Estimated Tax Payments: Do I Need to Worry About Them?

Dan Caplinger, The Motley Fool

As tax season enters its final month, most taxpayers are starting to get a handle on how much tax they'll owe. For the vast majority of taxpayers, the money they have that's withheld from their paychecks is enough to ensure that they'll satisfy the IRS, and many will even get money back in the form of a tax refund.

However, there are many taxpayers who don't have money withheld from paychecks at work, and for them, it's often necessary to make estimated tax payments in order to avoid onerous interest and penalties. That might sound complicated, and in some cases, it is. However, thanks to some special rules, many taxpayers are able to use a simple method to figure out whether they have to make estimated tax payments and if so, how much to pay.

Calculator, pen, glasses, and money with tax forms.

Image source: Getty Images.

The rules governing estimated tax payments

The rules governing the IRS require taxpayers to make tax payments throughout the course of the year. For most people, job income makes up the vast majority of what they make, and the requirement that employers withhold federal income tax from their employees' paychecks is designed to ensure that most workers have enough of their money go toward prepaying their taxes that they typically won't have to worry about estimated tax payments.

However, there are several reasons why you might have to deal with the estimated tax payment rules:

  • Some workers don't have enough tax withheld through payroll withholding to cover the required portion of their tax liability.
  • If you're self-employed, then you don't have an employer to withhold taxes on your behalf. Instead, it's up to you to figure out what your self-employment income will be and make tax payments throughout the year to cover it.
  • If you no longer work but have income from investments, retirement accounts, or other taxable sources, then there's no convenient mechanism in most cases to have taxes withheld. That leaves estimated tax payments as the only good option.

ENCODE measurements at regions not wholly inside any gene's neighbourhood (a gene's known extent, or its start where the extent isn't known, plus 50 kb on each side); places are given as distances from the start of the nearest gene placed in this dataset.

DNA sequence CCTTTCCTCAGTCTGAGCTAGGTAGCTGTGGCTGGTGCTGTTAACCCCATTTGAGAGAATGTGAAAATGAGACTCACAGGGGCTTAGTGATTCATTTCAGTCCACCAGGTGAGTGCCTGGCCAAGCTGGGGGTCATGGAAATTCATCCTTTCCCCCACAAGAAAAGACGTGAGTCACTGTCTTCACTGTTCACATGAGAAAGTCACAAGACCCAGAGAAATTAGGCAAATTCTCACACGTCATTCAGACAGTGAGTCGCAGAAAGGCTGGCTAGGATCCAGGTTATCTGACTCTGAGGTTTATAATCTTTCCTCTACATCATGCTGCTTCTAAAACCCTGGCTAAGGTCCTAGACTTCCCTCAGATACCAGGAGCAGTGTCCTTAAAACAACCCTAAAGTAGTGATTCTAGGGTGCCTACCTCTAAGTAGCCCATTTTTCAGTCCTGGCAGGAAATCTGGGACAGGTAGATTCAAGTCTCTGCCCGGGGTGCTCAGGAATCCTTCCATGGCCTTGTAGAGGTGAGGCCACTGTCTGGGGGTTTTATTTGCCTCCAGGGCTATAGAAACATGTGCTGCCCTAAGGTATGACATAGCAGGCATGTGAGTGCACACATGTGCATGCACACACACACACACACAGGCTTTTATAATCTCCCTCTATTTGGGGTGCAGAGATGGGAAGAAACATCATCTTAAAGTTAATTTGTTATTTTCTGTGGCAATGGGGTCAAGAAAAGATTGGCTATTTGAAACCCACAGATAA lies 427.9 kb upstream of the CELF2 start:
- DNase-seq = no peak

How much tax is enough?

In determining whether you need to make estimated tax payments, the IRS follows several different rules. First, if your tax bill will be less than $1,000 at the end of the year, then you won't owe any penalties for underpaying your taxes over the course of the year, and so you don't need to make estimated tax payments.

In addition, if you pay at least 90% of your current year tax bill through withholding, then you won't owe a penalty. That's true even if your taxes are high enough so that remaining amount exceeds $1,000. That threshold was dropped to 85% for the 2018 tax year, because of the complications related to tax reform and all the new rules that came into existence.

Finally, even those who don't meet those requirements can take advantage of a third possibility. If you have tax withheld that's at least 100% of what you ended up paying in total taxes last year, then you're generally able to avoid penalties. For those who have incomes exceeding $150,000, that amount goes up to 110% of your previous year's tax bill. That's especially helpful if your taxes last year were unusually low, as it prevents you from paying penalties that you'd otherwise owe in the other situations described above.

When should I make quarterly estimated tax payments, and what if I don't?

Quarterly estimates are due four times a year, as their name suggests. The first is due on April 15 with your tax return for the previous tax year. Subsequent payments are due on June 15, Sept. 15, and Jan. 15 of the following year.

The price of not making estimated tax payments when you're required to is a penalty. The penalty amount depends on prevailing interest rates and how much estimated tax you should have paid. Rates were 4% during the first quarter of 2018, 5% for the remainder of 2018, and 6% for the first quarter of 2019. Calculating the penalty gets complicated, because it's charged on a daily basis depending on how late you are in getting the tax paid. In addition, there are some alternative calculation methods that can reduce your penalty amount in some cases.

Don't pay taxes you don't have to pay

If you discover this year that you should've paid estimated tax payments, it's generally too late to fix the past, but you can make sure you do things right going forward. By making estimated tax payments starting this April, you should never have to pay underpayment penalties again.

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